Every thirty years the financial markets have a day of reckoning and get new regulations. Then the financial institutions set off afresh to invent new financial instruments that are unregulated.
We have four particularly dangerous instruments (and one accounting practice) that have been invented in the past 30 years that have come into wide usage. And failed.
1. Sub-prime mortgages bought by government agencies Freddie and Fannie and sold as bonds. The bonds, built up around these mortgages, are government guaranteed..in effect, as was proven last weekend when the government took over the two companies. Terrible idea to induce profit making companies to do anything guaranteed by the government. The same still remains true for student loans.
2. All sorts of bonds backed by mortgages have been cut into pieces with different risks (called tranches). These bonds are called CMO's or generally CDO's. Collateralized XXX Obligations. You can buy one with low risk with a 3% yield or another with lots of sub-prime in it for 9% yield. Bad idea if the risk is not properly calculated to include mortgages coming out of Las Vegas and Riverside where the whole market collapsed.
3. Derivatives, also called leveraged options, are an instrument invented by mathematicians (mathematicians on Wall Street are called quants) to guarantee safe investments. They used high level math to offset two different risk groups against each other. The guaranteed safety of the offsetting options allow the owner to borrow (leverage) the 'safe bet.' Bad idea unless you deeply understand the math, which always included a risk component. Long Term Capital found out about the tiny but perverse risk element when it went under because of the fall of the Russian ruble. Banks and other lenders got stuck with many of these leveraged options because the banks provided the leverage.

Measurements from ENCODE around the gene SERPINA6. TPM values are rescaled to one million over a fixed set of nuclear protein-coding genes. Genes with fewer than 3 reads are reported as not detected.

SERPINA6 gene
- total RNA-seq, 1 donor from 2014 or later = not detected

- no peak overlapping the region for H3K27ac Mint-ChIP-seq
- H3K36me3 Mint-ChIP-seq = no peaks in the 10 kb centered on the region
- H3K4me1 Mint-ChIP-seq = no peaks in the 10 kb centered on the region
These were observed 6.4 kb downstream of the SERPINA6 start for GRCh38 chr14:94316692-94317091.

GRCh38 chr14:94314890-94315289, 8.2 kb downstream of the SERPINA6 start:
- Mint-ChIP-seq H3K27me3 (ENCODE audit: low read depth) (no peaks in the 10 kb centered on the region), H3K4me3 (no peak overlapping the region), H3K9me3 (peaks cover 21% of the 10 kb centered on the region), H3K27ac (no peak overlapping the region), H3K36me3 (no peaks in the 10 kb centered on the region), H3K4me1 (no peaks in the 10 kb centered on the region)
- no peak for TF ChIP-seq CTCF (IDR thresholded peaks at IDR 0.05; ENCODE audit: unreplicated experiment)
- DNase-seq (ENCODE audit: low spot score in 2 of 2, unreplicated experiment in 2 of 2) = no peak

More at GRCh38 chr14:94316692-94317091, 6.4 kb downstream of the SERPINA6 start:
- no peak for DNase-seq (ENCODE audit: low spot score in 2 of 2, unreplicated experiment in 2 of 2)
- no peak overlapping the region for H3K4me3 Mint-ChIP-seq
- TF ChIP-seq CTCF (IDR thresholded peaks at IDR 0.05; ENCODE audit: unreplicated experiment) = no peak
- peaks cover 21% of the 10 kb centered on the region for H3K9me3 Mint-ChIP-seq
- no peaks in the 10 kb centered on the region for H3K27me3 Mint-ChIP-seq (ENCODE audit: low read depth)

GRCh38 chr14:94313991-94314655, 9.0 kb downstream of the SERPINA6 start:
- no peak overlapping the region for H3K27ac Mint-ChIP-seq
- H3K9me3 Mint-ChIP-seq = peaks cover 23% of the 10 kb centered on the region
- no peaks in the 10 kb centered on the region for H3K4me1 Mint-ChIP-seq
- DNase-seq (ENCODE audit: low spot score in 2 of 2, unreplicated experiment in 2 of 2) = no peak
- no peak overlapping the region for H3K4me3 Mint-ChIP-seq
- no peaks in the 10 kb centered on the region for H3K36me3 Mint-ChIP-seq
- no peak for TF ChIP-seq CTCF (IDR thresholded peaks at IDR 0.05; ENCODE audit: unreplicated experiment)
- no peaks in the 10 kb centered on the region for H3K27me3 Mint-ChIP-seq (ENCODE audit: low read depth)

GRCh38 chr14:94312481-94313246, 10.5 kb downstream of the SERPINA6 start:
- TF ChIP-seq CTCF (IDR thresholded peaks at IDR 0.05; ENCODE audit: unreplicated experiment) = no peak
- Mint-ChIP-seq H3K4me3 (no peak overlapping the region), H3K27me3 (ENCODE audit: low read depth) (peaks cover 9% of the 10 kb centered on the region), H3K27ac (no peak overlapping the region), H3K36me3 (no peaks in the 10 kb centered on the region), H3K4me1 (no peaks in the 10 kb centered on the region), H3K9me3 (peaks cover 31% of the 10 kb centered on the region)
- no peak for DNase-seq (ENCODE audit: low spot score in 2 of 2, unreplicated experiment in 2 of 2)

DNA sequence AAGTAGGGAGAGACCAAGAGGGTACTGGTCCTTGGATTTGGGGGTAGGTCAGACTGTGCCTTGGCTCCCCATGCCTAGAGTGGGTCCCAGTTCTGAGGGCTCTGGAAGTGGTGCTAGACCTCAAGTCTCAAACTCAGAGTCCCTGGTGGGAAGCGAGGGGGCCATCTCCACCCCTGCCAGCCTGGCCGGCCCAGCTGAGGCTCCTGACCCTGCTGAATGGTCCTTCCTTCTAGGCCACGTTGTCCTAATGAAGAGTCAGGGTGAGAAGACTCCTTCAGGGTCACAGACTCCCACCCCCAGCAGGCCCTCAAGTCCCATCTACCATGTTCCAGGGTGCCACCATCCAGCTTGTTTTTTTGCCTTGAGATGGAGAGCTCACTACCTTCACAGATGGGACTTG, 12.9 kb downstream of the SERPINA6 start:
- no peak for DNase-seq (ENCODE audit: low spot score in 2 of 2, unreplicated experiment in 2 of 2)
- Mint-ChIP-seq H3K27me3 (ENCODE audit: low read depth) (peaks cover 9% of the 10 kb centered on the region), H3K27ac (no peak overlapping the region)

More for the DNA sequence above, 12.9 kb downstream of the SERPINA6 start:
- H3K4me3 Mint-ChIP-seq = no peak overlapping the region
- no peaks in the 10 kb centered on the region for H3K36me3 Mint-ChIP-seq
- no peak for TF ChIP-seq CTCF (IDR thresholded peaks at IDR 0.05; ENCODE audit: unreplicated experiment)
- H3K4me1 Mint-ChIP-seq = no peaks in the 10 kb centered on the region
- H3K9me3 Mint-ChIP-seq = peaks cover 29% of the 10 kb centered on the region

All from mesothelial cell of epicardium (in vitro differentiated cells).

4. Hedgefunds. These are funds that are unregulated because they were supposedly such high risk investments that they would only be favored by the very rich. Available on to the very rich so he U.S. government didn't care who got burned by bad investments in derivatives and other exotica. Bad idea, hedgefunds invested in all of the above new financial instruments...consequence, when the investments went bad the rich investors demanded their money back and, surprise, the banks were left holding the bag.
5. Changes in accounting, intended to make assets on the books more transparent, have had a perverse effect as I've point out before. When a mortgage loan misses three payments it is totally charge-off and charged against earnings or a reserve is taken from other assets to offset the loan. This wildly exaggerates a slow down into a massive disaster for the company holding the mortgage.
All this because bad mortgages have risen, so far, from .5% of all mortgages to 1.3%. One hell of a lot of leverage has been piled on top of this hand-full of mortgages.